The several advantages with which this invention abounds, have been repeatedly detailed at length to the world, and to those we must refer[5]; we shall content ourselves with stiying, that, added to numerous instances not less striking, though perhaps less important, a small vessel, brig-rigged, called the Lady Nelson, but nick-named his Majesty’s Tinder-box, being of no more than 60 tons burthen, and constructed in conformity to Captain Schanck’s plan, and under his direction, made a voyage to Botany Bay. She was afterwards employed in that quarter, on a long and dangerous expedition of discovery, which she executed without difficulty, notwithstanding the perils that must unavoidably occur in exploring an unknown coast; and many sagacious persons had been induced, on account of her very diminutive size, both on her quitting England, and the Cape of Good Hope, to prophesy that she never would reach the first port of her destination[6].

To return, however, to Captain Schanck. After the commencement of hostilities with France, consequent to the French Revolution, his abilities were considered far too valuble to be neglected; and he was accordingly appointed to be principal Agent of Transports in the expedition sent to the West Indies, under the orders of Admiral Sir John Jervis, and General Sir Charles Grey. This fatiguing and important service he executed not only with the strictest diligence, but with an attention to the national finances uncommon, and perhaps unprecedented[7].

So conspicuous was his assiduity in the preceding service, that when the reverse of war compelled the British troops to quit Flanders and retire into Holland, whither they were followed by the armies of the French Convention, Captain Schanck was appointed superintendant of all the vessels employed in the various services of conveying either troops, stores, or property, from one country to the other; and his exertions tended at least to reduce disaster within its narrowest possible limits.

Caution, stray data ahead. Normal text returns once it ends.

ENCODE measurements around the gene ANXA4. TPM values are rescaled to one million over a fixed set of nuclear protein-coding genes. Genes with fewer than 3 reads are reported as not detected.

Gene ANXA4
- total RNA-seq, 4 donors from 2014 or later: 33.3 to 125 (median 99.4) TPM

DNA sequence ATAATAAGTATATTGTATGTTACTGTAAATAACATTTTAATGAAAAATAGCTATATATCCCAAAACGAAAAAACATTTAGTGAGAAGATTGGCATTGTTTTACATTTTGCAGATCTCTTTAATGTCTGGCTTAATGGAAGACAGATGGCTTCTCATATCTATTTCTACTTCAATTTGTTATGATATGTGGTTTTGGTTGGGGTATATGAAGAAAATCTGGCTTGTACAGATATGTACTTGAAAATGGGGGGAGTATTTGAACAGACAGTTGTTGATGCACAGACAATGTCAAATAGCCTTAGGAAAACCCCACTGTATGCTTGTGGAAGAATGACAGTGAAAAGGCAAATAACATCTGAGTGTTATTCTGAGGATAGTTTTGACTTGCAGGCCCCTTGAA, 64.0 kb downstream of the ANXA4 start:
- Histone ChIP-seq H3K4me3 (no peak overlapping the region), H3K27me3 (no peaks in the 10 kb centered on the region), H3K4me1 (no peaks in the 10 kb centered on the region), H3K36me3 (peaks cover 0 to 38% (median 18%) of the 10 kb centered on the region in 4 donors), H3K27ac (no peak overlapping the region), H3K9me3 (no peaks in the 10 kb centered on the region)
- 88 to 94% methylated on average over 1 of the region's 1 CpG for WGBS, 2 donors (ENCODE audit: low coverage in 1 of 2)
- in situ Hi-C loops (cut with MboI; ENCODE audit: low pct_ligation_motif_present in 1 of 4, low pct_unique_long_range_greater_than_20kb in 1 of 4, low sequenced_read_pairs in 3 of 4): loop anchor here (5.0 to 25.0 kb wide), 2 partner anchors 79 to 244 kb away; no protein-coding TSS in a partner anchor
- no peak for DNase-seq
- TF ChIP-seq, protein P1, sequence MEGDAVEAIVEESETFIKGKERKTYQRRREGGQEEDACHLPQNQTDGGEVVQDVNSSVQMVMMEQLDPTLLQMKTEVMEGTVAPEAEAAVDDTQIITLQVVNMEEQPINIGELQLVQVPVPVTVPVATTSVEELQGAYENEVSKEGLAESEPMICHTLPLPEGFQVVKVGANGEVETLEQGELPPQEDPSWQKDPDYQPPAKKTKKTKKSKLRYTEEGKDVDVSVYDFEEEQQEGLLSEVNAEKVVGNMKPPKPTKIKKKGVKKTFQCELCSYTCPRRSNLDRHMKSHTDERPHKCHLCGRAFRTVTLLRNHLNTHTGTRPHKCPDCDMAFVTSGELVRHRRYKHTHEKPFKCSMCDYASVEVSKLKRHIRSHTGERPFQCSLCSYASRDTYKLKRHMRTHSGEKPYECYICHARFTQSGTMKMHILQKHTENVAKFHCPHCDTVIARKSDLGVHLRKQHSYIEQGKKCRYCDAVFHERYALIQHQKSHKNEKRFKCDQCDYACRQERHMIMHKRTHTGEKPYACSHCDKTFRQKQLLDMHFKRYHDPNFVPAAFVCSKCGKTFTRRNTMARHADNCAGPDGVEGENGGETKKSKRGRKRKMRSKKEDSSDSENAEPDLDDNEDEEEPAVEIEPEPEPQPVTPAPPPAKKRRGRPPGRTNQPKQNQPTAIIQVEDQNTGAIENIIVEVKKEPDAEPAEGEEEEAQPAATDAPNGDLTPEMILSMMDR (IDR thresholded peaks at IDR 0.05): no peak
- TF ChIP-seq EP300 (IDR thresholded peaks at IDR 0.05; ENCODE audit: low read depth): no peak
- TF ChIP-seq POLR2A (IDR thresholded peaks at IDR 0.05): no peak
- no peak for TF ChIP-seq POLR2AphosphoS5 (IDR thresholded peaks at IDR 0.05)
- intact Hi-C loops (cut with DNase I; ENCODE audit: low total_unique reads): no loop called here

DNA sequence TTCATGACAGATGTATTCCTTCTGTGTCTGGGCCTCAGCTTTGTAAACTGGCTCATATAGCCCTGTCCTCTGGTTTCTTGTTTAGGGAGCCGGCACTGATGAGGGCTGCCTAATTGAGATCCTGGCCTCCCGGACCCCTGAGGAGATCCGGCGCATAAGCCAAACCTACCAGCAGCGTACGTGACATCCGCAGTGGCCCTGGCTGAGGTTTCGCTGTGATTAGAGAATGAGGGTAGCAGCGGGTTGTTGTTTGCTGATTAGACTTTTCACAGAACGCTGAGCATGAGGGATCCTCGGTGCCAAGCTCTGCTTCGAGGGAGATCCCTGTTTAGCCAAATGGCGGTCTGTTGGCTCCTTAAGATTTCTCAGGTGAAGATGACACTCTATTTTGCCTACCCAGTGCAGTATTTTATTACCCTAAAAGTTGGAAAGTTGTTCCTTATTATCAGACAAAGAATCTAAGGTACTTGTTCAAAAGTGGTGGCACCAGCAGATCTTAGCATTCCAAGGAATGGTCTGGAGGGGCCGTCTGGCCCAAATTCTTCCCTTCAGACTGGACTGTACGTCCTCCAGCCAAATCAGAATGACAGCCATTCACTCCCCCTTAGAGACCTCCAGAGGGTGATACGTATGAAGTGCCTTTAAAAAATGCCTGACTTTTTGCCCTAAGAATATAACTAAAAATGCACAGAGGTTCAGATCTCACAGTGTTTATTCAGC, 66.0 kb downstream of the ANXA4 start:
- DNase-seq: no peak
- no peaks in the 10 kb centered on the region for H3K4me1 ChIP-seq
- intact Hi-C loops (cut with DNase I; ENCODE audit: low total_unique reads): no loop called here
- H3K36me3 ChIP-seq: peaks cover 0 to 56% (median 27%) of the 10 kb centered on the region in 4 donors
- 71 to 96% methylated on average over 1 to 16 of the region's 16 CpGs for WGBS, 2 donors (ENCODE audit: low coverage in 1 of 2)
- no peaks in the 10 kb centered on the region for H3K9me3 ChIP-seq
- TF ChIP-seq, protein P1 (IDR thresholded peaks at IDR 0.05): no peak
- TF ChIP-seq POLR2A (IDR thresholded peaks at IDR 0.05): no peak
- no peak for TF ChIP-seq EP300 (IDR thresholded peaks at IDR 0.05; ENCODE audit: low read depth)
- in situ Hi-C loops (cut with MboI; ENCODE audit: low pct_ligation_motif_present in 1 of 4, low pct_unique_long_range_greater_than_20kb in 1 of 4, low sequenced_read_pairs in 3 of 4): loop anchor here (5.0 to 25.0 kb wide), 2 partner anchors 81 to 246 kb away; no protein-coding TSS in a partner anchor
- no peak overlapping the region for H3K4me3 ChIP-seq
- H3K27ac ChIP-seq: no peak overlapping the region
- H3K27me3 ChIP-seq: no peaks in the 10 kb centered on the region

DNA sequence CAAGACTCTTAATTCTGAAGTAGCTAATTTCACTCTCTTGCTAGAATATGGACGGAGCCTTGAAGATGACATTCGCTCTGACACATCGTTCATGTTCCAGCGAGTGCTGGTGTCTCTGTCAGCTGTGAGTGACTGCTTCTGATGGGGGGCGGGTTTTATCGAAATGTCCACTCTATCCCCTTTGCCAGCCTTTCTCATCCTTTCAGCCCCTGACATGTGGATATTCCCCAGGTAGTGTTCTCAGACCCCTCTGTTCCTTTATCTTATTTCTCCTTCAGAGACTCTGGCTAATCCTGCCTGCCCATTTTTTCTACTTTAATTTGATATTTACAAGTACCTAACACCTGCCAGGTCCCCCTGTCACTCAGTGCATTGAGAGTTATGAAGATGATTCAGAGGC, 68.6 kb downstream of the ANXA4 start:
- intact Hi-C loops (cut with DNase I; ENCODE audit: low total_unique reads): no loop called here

The acquisition of coast gained by the enemy, and the general complexion of public affairs, causing an apprehension that an attempt might be made to invade Britain, a new and formidable system of defence was, by the orders of the Admiralty-Board, projected, arranged, and completely carried into execution, under the direction of Captain Schanck. In short, the defence of the whole coast> from Portsmouth to Berwick-upon-Tweed, was confided to him; and few commands have ever been bestowed of more magnitude and importance, or requiring more extensive abilities. The objects he had to attain were infinitely more multifarious than generally fall to the lot either of a land or a naval officer; for he was not only under the necessity of contriving and constructing a variety of rafts, and vessels of different descriptions, capable of receiving cannon, but he was also compelled to fit and adapt for the same purpose, the greater part even of the small boats which he found employed in different occupations on the coast. When even these difficulties were overcome, he had still to undergo the task of teaching the inhabitants throughout the several districts, the art of fighting and managing this heterogeneous, though highly serviceable flotilla, in case the necessity of the country should be such as to require their personal exertions. To have overcome these multiplied difficulties, would in itself be a matter of sufficient praise, to entitle a man to the highest tribute public gratitude could bestow, were every other occasion that could call for it wanting. In 1799, Captain Schanck was again appointed to superintend the transport service connected with the expedition to Holland[8]; and on the formation of the Transport Board, he was nominated one of the Commissioners; a station he continued to hold with the highest credit and honour to himself, till the year 1802; when, in consequence of an ophthalmic complaint, he was under the necessity of retiring from the fatigues of public service.

On the promotion of Flag-Officers, which took place Nov. 9, 1805, Commissioner Schanck was promoted to the rank of Rear-Admiral. He became a Vice-Admiral, July 31, 1810; and an Admiral of the Blue, July 19, 1821.

Our officer married Miss Grant, sister to the late Master of the Rolls.

Residence.– Dawleish, Devon[9].

  1. It was about the same period that Mr. Schanck exhibited a talent for mechanics. This had formerly displayed itself, indeed, on several occasions,for the good of the service; but what caught the eye of the multitude was the construction of a cot, which by means of pulleys might be raised or lowered at pleasure, at the will of the person who reclined in it; while by means of castors, it could also be removed by himself from place to place without any difficulty. This was afterwards presented, we believe, to the grandfather of the present Lord Dundas, and obtained for the inventor the familiar appellation of “Old Purchase,” among his companions.